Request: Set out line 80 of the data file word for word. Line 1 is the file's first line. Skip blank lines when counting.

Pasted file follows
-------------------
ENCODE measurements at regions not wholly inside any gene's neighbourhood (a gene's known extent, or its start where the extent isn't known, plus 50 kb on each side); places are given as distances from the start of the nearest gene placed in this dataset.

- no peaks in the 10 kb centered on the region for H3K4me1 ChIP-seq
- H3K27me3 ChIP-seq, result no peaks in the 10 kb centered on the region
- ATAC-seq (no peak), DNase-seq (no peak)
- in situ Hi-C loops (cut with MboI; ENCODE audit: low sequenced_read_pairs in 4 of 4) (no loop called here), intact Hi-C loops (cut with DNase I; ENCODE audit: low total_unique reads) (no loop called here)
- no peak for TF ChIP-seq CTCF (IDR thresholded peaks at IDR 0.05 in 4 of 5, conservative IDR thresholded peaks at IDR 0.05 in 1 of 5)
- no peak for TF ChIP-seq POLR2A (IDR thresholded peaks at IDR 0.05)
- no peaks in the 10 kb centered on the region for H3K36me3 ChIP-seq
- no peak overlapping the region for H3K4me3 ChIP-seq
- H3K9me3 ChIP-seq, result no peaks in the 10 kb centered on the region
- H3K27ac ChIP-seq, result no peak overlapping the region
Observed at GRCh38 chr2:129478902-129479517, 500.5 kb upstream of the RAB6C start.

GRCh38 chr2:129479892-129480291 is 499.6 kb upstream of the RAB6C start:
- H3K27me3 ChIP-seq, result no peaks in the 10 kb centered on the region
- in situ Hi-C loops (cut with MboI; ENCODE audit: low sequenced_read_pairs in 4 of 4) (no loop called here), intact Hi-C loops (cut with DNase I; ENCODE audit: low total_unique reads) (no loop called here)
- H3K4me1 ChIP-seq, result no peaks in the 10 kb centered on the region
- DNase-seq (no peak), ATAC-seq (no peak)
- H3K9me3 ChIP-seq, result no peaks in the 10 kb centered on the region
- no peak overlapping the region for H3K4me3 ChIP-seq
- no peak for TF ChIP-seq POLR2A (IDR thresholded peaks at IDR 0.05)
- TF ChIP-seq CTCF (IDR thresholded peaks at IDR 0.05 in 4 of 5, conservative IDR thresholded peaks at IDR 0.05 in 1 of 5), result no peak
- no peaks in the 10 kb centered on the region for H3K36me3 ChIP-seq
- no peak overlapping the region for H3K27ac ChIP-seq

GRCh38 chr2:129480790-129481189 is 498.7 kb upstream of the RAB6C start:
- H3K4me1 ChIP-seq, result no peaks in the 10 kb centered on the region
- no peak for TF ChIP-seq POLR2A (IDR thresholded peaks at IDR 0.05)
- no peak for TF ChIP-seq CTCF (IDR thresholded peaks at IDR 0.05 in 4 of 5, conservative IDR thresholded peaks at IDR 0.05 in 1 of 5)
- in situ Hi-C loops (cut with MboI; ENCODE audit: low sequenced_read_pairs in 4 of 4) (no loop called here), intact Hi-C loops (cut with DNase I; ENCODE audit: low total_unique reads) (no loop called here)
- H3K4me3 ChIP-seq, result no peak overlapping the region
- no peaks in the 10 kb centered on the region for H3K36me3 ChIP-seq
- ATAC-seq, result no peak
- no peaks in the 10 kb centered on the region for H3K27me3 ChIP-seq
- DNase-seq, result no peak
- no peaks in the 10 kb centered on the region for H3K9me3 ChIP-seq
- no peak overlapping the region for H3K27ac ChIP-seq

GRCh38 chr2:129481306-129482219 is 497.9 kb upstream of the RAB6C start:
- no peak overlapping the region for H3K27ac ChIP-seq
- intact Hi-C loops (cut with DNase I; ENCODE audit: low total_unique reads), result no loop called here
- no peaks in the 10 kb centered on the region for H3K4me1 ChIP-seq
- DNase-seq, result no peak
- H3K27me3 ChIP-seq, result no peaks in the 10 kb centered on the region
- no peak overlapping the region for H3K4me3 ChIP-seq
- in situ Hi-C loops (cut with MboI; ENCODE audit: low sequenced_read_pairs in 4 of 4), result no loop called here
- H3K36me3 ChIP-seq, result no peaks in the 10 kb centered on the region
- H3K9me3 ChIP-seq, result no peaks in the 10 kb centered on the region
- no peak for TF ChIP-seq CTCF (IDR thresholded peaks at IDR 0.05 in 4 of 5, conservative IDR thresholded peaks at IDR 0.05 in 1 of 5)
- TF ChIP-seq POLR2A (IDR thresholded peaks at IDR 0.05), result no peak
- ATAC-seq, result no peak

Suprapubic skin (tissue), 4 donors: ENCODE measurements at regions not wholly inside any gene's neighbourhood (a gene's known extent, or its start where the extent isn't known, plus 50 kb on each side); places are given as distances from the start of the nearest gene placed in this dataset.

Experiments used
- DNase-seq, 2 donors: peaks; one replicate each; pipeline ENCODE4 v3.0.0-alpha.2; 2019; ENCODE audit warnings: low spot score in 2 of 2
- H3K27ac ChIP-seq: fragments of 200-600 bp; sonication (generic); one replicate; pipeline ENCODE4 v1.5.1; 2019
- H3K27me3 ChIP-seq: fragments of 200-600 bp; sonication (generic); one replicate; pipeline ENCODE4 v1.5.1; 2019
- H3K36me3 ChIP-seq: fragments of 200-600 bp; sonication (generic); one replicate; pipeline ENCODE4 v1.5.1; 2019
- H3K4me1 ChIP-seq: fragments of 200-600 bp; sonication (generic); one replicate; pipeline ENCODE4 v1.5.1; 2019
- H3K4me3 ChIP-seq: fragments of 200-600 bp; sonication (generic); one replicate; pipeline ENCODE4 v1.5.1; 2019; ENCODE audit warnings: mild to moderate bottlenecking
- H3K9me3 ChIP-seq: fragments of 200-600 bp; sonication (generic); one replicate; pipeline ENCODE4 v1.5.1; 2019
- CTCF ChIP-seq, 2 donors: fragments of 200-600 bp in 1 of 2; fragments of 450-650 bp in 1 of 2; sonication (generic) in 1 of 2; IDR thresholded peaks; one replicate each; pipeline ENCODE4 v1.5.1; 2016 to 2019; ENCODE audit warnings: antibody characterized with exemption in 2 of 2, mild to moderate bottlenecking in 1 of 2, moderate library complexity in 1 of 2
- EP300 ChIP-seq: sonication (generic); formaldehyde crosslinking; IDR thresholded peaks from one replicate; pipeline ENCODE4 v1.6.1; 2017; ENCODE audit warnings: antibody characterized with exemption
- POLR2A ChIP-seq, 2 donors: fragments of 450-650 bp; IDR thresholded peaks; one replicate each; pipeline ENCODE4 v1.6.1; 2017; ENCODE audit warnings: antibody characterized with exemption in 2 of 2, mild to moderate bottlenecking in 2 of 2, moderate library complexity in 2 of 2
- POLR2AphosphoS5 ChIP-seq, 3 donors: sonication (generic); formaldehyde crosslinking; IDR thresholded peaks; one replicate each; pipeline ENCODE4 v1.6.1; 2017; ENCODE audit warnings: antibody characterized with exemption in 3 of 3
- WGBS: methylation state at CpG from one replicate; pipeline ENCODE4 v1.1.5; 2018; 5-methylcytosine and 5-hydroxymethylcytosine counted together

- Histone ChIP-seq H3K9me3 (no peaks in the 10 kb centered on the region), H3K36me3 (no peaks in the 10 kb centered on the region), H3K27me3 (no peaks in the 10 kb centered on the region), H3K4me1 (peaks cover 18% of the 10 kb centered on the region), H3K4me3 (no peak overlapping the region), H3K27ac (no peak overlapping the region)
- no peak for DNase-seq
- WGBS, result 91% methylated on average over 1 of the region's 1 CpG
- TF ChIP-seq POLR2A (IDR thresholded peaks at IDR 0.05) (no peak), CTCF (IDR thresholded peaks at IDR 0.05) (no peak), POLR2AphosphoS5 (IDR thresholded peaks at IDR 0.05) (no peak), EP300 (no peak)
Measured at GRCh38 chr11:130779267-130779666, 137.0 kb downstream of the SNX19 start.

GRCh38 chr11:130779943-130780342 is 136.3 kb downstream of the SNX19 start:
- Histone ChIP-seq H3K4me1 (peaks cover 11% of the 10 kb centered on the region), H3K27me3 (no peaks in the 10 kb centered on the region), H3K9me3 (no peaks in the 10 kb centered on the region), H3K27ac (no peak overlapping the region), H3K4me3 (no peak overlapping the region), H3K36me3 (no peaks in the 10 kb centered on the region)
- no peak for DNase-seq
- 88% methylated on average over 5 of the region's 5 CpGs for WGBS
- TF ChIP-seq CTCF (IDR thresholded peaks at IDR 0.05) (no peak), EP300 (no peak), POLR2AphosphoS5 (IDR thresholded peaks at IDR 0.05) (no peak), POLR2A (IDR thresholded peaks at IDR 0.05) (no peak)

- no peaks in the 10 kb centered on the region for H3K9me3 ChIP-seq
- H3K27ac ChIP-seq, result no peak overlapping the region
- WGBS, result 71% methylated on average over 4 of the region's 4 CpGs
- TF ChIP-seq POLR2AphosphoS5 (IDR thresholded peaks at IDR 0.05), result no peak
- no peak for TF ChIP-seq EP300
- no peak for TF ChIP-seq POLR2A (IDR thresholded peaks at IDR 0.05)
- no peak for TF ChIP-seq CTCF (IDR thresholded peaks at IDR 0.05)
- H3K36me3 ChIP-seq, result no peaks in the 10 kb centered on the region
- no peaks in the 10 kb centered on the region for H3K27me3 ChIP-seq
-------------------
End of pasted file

- H3K36me3 ChIP-seq, result no peaks in the 10 kb centered on the region